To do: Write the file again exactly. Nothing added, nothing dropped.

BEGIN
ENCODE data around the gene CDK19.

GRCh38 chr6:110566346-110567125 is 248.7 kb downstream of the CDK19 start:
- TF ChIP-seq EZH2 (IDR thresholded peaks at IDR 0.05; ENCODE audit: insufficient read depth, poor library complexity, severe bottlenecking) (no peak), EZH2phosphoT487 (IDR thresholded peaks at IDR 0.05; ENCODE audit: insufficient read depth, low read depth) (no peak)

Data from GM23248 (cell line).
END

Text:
ENCODE data around the gene CDK19.

GRCh38 chr6:110566346-110567125 is 248.7 kb downstream of the CDK19 start:
- TF ChIP-seq EZH2 (IDR thresholded peaks at IDR 0.05; ENCODE audit: insufficient read depth, poor library complexity, severe bottlenecking) (no peak), EZH2phosphoT487 (IDR thresholded peaks at IDR 0.05; ENCODE audit: insufficient read depth, low read depth) (no peak)

Data from GM23248 (cell line).